Accountants and financial advisers should prepare for further upheaval in the superannuation regulatory landscape in light of the upcoming federal election and the possibility of a change in government, according to an SMSF expert.
Smarter SMSF co-founder and chief executive Aaron Dunn told a recent webinar accountants and advisers should consider how potential policy changes to super by a Labor government could impact on their clients and plan accordingly.
Specifically, Dunn said Labor has clearly stated it expects to lower the annual non-concessional cap from $100,000 to around $75,000, which would lower it from four times the concessional cap to three times the cap.
He noted this would have a flow-on effect on the bring-forward rule, which would also reduce it down to $225,000.
Furthermore, he pointed out Labor has proposed to further reduce the high-income super contributions threshold from $250,000 to $200,000.
In addition, the ability to carry forward unused concessional contribution cap amounts is going to be scrapped if there is a change in government, he said.
“We’re only just about to start to see the benefits of this unused catch-up contribution legislation,” he said.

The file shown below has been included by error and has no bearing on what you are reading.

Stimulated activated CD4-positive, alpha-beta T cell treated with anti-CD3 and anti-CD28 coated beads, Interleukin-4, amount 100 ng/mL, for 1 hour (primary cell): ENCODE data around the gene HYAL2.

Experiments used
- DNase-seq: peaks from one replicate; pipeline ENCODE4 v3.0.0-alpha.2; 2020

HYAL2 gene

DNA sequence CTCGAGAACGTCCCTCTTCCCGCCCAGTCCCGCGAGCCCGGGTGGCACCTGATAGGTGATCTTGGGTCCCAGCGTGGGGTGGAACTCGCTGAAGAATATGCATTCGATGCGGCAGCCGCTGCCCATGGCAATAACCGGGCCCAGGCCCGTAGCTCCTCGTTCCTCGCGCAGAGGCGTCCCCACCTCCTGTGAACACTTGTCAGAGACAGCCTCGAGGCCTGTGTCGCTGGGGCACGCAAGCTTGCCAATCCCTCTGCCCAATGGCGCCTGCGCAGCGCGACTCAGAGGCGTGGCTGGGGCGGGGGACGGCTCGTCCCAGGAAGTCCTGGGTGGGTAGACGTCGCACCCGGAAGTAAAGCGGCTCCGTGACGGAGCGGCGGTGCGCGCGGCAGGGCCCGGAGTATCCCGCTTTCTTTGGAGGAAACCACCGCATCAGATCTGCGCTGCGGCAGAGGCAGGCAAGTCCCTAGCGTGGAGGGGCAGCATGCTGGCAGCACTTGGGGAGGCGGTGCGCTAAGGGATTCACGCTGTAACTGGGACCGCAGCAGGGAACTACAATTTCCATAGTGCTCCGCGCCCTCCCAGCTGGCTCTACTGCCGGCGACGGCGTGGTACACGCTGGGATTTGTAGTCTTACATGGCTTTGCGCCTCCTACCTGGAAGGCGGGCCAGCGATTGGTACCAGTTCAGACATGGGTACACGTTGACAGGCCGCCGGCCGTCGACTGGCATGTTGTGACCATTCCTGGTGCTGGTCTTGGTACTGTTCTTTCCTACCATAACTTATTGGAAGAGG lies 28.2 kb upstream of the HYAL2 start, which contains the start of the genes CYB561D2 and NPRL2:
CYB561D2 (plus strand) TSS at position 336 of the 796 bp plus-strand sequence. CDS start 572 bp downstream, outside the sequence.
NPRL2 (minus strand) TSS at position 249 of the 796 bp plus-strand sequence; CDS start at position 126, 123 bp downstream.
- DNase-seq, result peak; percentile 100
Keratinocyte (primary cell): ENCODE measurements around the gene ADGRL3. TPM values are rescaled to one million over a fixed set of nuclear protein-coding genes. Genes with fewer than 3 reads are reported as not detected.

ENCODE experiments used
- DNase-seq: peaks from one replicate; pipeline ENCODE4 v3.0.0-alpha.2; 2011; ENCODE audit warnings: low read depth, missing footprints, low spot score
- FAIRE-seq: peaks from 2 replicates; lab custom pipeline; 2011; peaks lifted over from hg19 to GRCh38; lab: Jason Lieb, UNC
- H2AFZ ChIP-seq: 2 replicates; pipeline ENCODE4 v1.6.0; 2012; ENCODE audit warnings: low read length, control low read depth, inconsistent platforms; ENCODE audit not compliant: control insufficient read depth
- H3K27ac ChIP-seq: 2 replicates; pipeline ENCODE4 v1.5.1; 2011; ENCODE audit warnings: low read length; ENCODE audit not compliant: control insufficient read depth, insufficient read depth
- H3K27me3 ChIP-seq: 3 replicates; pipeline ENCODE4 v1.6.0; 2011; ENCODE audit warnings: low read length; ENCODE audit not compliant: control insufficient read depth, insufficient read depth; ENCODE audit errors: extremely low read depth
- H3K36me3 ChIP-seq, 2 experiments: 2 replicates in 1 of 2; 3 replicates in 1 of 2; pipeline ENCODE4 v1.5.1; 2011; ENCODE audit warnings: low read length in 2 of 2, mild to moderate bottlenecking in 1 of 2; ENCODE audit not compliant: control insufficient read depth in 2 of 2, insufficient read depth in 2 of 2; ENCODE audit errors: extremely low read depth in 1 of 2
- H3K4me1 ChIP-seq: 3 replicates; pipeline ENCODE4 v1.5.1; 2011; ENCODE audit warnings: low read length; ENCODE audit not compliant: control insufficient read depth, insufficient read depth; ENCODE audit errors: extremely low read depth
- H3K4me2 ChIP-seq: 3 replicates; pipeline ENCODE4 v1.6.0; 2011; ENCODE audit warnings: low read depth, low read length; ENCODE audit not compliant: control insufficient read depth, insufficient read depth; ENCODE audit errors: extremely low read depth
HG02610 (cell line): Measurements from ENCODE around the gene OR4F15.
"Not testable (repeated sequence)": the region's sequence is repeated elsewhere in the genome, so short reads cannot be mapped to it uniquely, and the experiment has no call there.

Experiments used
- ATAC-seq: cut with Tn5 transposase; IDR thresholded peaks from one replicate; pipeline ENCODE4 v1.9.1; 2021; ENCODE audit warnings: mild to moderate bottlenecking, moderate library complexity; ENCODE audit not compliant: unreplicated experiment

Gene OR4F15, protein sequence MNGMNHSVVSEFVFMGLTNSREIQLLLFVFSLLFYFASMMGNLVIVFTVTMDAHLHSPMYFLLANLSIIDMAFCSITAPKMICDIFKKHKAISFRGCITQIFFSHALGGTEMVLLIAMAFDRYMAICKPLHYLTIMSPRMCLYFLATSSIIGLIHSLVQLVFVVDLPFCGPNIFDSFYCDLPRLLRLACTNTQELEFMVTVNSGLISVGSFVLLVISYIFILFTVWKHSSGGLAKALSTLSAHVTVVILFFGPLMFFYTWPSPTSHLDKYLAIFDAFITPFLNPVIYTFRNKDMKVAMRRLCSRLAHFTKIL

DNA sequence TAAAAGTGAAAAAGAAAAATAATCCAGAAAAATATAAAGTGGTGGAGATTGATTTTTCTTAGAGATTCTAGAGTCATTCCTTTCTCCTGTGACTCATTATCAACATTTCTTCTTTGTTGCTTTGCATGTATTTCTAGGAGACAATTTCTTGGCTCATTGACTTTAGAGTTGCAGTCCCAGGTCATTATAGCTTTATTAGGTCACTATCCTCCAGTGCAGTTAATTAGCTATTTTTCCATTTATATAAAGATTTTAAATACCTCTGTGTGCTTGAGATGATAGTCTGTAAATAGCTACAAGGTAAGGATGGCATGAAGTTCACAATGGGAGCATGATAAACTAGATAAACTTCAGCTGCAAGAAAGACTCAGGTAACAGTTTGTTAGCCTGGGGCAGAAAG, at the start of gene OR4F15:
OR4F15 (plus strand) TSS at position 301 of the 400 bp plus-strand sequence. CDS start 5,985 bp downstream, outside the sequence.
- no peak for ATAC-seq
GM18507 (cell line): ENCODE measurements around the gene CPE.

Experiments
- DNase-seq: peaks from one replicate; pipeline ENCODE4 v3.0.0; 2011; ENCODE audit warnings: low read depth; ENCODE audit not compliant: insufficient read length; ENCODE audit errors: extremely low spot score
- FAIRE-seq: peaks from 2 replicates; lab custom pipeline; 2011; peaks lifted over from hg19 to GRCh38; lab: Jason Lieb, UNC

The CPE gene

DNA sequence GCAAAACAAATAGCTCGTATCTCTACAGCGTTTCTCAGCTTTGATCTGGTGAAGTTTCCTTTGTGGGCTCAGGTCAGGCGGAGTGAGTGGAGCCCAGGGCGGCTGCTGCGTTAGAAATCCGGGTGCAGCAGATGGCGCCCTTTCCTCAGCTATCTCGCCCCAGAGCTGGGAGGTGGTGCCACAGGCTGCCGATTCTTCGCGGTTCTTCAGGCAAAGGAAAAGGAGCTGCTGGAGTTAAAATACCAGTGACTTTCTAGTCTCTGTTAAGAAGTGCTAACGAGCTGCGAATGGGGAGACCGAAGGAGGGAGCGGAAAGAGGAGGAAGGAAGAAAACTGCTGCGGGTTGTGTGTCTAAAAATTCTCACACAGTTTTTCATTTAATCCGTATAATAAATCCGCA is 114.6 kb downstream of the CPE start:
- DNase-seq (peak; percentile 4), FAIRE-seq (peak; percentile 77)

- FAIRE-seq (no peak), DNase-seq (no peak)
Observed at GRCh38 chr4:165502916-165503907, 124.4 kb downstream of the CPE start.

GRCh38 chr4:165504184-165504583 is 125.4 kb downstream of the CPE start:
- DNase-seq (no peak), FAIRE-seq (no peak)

“But Labor have made very clear that they don’t see the benefit of having that piece of legislation in place so they would look to repeal the use of that, which may in essence disappear before we even have the ability to start to use that legislation.”
Under the carry-forward rules members were entitled to begin using the benefits of from 1 July 2018, they would not have accumulated a year’s worth of unused contributions until the subsequent financial year.
“So again it’s going to be subject to timing whether we ultimately see a benefit or not of that,” Dunn said.
He expressed frustration at the prospect of Labor disallowing the tax deductibility for personal contributions, where the government last year scrapped the 10 per cent rule so anyone who was eligible to contribute to super could claim a tax deduction for personal super contributions within the overall concessional cap of $25,000.
“So in essence [Labor will be] reinstating the 10 per cent rule, ensuring that contributions can be claimed only for those that would be substantially self-employed,” he said.
“I think many of you, as you work through the tax planning for each year, would clearly now take advantage and now look at the opportunities within your client base around just simply optimising a $25,000 concessional contribution cap.
“It doesn’t matter the form as to how those contributions come about and that I think again is a real frustration if we saw that repealed and go back to, in essence, where it initially resided.”